By Farid Behbud
KABUL, Jan. 11 (Xinhua) -- Afghanistan's first ever oil production will start over the next few months by a Chinese firm and it would beef up the country's efforts for economic stability and eventually self-reliance, an Afghan official said.
"Launching the first oil extraction project in Afghanistan by a Chinese company, the China National Petroleum Corporation (CNPC) and its Afghan partner will help our energy-thirsty country to meet its rising energy demands and to ease its reliance on oil imports," spokesman for Afghan Ministry of Mines Jawad Omar told Xinhua in an interview on Wednesday.
He was optimistic that oil exploitation by the Chinese firm will further increase government revenue in natural resources and would also create thousands of job opportunities for Afghans.
After winning the bidding recently, the state-owned Chinese company CNPC signed an agreement with the Afghan government in December to extract crude oil from Amu Darya River Basin oil deposits in northern Afghan region.
"According to the agreement signed with CNPC on Dec. 28, 2011, the Chinese company and Watan Group-- a national firm will explore and extract the Amu Darya River Basin oil deposits in northern Afghanistan and will start producing oil by October 2012, besides building an oil refinery in the next two years," Omar added.
Going into details, Omar said as per the contract, the CNPC, together with Watan Group, will explore oil in three fields including Kashkari, Bazarkami and Zamarudsai in Saripul and Faryab provinces, which are estimated to contain around 87 million barrels oil.
The reserves of these fields are expected to be more than 87 million barrels of crude oil, which will be extracted over a 25- year period, he said, adding Northern Afghanistan region is believed to contain more than 1.6 billion barrels of crude oil, 16 trillion cubic feet of natural gas, and 500 million barrels of natural liquids gas.
While there is no official statistic of the percentage of the nation's dependency on foreign oil imports, Omar said Afghanistan annually spends an estimated 2.5 to 3 billion U.S. dollars to import oil mostly from neighboring countries.
"We are happy and welcomed as the CNPC won in a transparent bidding procedure, Afghan government has awarded the contract to CNPC, which offered the most favorable terms to the government," Omar added.
However, he admitted that the continued insurgency has remained the main challenges for the country to explore and extract its natural resources.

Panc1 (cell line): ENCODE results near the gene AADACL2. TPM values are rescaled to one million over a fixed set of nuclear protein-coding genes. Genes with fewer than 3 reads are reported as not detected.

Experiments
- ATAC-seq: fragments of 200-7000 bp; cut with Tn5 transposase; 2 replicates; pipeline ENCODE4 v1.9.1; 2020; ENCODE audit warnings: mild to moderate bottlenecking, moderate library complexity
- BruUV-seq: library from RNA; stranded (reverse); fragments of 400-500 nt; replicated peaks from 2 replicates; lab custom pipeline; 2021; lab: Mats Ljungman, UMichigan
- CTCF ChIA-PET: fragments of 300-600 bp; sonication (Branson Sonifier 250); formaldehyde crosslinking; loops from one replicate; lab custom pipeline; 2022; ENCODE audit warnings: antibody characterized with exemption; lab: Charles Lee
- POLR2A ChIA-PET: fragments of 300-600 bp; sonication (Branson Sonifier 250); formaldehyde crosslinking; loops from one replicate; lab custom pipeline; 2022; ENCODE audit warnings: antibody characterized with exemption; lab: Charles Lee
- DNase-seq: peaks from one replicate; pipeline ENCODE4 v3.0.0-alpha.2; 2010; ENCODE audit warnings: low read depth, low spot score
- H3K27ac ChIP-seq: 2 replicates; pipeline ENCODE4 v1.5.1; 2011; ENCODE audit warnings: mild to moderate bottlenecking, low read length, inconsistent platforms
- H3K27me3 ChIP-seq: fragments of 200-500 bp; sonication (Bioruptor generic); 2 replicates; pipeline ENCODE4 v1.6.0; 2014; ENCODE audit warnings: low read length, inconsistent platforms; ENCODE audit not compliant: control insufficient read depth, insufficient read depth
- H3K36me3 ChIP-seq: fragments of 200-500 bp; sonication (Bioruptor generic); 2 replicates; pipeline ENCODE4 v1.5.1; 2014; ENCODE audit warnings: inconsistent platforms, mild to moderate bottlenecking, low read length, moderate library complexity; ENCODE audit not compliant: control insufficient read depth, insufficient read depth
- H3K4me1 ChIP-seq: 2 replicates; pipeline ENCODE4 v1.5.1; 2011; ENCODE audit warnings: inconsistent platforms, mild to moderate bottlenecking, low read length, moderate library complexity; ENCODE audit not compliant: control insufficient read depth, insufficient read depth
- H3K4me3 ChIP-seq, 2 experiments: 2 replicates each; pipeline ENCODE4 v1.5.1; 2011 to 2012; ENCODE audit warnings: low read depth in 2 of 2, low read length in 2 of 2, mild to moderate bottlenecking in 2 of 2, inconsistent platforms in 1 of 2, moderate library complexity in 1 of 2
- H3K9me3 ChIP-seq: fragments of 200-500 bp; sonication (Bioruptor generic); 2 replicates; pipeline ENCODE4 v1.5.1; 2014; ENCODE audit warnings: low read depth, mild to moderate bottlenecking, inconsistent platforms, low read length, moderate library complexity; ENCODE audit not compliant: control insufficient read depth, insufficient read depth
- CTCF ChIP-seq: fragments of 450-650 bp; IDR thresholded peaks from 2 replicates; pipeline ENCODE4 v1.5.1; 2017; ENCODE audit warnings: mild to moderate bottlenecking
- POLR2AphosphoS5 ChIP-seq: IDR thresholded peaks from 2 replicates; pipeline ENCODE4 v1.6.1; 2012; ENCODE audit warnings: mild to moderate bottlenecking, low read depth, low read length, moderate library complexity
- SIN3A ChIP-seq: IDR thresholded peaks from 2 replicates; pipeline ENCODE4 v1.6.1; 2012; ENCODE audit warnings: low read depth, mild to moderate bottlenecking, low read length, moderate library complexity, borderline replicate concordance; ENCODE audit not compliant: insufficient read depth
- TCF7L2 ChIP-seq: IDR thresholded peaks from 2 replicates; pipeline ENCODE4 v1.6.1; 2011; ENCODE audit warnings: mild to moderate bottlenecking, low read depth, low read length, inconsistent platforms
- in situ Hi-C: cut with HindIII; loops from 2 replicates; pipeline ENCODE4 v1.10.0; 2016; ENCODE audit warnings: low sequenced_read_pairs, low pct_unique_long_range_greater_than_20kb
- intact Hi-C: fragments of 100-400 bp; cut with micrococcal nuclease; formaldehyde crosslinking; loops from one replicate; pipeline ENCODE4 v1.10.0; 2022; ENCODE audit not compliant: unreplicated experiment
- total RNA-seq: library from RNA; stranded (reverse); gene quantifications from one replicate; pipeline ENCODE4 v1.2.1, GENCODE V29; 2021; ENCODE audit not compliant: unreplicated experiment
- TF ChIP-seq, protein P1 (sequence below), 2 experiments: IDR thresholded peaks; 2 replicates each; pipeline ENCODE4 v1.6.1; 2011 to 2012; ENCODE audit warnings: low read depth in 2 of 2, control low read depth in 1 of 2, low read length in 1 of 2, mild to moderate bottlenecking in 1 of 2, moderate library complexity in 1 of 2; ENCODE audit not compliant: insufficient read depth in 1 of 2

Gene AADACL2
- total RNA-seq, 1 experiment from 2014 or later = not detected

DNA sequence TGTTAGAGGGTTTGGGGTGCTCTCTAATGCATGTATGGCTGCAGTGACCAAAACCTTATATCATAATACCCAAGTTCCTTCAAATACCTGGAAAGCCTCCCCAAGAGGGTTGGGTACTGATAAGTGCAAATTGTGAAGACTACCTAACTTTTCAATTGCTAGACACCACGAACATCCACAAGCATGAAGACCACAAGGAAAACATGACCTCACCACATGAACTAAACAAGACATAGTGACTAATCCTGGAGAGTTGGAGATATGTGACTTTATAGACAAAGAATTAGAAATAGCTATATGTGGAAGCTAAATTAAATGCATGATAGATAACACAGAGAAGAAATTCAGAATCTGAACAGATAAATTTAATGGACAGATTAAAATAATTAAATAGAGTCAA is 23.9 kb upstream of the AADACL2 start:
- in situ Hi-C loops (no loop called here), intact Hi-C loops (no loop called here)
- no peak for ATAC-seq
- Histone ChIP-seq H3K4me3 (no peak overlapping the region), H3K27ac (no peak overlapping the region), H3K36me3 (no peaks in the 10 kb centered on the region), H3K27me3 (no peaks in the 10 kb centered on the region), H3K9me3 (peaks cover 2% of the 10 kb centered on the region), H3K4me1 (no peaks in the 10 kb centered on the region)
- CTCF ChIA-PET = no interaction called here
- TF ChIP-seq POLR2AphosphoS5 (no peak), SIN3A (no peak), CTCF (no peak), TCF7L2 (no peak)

"Under the contract, CNPC agrees to pay a-15 percent royalty in oil itself, a 20- percent corporate tax and Afghanistan would have a share of 70 percent in the profit proceeds," the official said, adding the project would constantly bring Afghanistan some 7 billion dollars over the next 25-year period of time.
Afghanistan's mineral deposits may worth 3 trillion dollars and the government would utilize it for economic development, according to Afghan officials.
"Eventual investments in the Amu Darya Basin are expected to be in the hundreds of millions of dollars, and will spur improvements in roads and other infrastructure," Omar maintained, saying the Afghan Ministry of Interior will set up a special unit of police force to protect the Amu Darya River oil zone as soon as the project begins as it did in Aynak copper mine project in the province of Logar, some 60 km south of Kaubl.
The war-plagued Afghanistan does not have any mining industry or infrastructure to explore natural resources properly, so it will take decades for the country to exploit its untapped underground treasury.
Afghanistan is endowed with rich natural resources, including extensive deposits of copper, iron, coal, marble, precious metals, gemstones and hydrocarbons. These resources have remained untouched and undeveloped, Afghan Minister for Mines Waheedullah Shahrani said in a message posted in the ministry's website.
"Generations of instability have resulted in little exploration, minor development attempts and an inadequate infrastructure for development and transportation of these resources," Shahrani said in the message.
Oil exploration agreement is the second biggest project launched by Chinese firm.
The first but giant project is China's Metallurgical Corporation of China Limited (MCC) agreement signed in May 2008 under which the Chinese company agreed to invest more than 3.5 billion dollars, the first ever huge investment in the post- Taliban Afghanistan.
Omar also noted that Afghanistan would welcome more Chinese companies to invest in Afghanistan.